We walked around the temple for a while (it really was like an Indian version of Disneyland, except with gods instead of cartoon rodents), saw a light up fountain show, walked around some more.  Most of the place was outdoor, but the actual temple was a building with doors and everything.  We had to take our shoes off before we could enter and I was sure of two things.  1) I was never going to see my sandals again, and 2) the floor was going to give me typhoid.  To my joy, the floor was this really clean white marble, despite the wall to wall group of tourists and worshipers shuffling around each other.  No one in India has any concept of personal space.  Also, there was still no AC.  I was fanning myself and sweating and trying desperately not to breathe through my nose.  I eventually had to just rush the exit and wait outside for the others.  My sandals were there and intact.  By this time night had fallen, so we decided to check out the food area in the hopes of getting me some kulfi (Indian ice cream on a stick that's denser and creamier than our ice cream).  I'd had some at one of the restaurants we'd been to (Pirates of Grill, if you recall), and I wanted more.  We found the kulfi, but we didn't know what flavor I'd had before.  Eli got me malai flavored because it most closely resembled the other one.  It was not the same.  Remember in Mexico, when I had that "raspberry cheesecake" ice cream that turned out to be raspberry cheese ice cream?  Yeah?  It was kind of like that.  Malai is essentially butter flavored.  Not just flavored from what I understand it.  The kulfi is made with malai, which is mostly just butter.  So, yum, frozen butter custard.  (To no one's surprise, I got sick a day and a half later).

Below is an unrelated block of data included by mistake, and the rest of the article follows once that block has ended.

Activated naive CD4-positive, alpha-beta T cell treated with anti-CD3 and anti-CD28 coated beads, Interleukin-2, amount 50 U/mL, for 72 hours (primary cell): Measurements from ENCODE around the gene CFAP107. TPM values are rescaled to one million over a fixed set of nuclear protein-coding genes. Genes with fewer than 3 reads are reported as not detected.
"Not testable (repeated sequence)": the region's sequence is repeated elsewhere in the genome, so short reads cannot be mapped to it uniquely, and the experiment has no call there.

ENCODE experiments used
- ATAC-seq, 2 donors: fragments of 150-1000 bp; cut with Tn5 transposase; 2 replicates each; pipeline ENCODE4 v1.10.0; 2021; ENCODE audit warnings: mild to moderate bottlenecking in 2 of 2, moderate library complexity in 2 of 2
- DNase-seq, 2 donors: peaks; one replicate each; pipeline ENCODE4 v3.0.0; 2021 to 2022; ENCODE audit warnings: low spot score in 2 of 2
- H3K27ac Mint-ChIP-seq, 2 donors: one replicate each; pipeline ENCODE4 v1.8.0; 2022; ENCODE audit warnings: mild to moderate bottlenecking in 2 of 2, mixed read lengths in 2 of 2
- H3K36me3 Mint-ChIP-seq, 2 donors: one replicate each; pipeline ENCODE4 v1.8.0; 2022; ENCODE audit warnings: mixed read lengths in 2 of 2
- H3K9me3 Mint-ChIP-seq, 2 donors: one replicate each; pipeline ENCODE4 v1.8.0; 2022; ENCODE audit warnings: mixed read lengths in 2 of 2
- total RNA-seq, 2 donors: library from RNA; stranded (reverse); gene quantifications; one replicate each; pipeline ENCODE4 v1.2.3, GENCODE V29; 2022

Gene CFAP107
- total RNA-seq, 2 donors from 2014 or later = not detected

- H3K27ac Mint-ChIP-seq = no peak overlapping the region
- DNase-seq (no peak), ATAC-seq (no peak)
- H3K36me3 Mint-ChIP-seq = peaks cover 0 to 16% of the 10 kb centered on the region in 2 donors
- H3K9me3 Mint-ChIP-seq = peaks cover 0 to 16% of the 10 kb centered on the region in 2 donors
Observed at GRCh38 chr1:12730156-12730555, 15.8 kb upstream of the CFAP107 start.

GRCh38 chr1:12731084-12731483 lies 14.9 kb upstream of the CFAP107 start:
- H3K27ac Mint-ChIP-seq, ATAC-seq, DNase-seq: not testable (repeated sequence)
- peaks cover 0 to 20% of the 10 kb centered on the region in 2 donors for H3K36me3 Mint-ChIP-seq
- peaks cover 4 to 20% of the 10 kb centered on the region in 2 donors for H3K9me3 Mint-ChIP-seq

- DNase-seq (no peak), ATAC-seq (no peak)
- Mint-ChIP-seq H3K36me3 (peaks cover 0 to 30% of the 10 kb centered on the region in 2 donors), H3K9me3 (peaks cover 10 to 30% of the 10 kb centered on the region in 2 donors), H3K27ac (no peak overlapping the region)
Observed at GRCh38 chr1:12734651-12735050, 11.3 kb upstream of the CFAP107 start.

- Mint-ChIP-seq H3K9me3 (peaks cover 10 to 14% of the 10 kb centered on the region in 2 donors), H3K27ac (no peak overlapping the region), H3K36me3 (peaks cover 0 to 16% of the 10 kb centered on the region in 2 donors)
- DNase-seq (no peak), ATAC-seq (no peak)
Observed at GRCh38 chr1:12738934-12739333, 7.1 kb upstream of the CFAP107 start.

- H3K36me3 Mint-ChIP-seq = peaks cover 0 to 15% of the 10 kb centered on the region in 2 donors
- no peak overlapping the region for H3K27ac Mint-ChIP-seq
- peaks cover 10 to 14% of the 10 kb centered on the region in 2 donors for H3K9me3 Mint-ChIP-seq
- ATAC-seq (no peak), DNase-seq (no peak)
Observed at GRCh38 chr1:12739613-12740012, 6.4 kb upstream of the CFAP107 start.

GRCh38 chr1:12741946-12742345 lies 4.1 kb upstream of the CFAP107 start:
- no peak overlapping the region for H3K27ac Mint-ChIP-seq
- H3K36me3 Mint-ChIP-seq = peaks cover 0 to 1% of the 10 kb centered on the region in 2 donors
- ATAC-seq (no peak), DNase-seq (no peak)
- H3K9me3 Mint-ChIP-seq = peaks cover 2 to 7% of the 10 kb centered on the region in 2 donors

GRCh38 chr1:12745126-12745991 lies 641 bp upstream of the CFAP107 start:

I'm going to end this post with the best part of the trip, which was that we got to see a monkey during the drive there.  It was eating an apple on our car while we waited in traffic. I'll also throw in some cute pics of Dante because I can.

 
Monkey with an apple.




He loves playing under (inside?) the coffee table.

Slides are fun.

He squealed the whole time he was swinging.

Like every other kid everywhere, he tried to climb back up the slide.

Walking around by himself (with help).

2 comments:

MSavell said...

Dinner in a household where there's no toilet paper makes me very suspicious. I have a hard enough time trusting buffet restaurants.

Elijah Hall said...

Nicole ended up having "Dehli Belly" about 24 hours after dinner in Noida. We suspect the care taken by them was insufficient for our delicate foreign immune systems.

But the food and hospitality was outstanding!

Elijah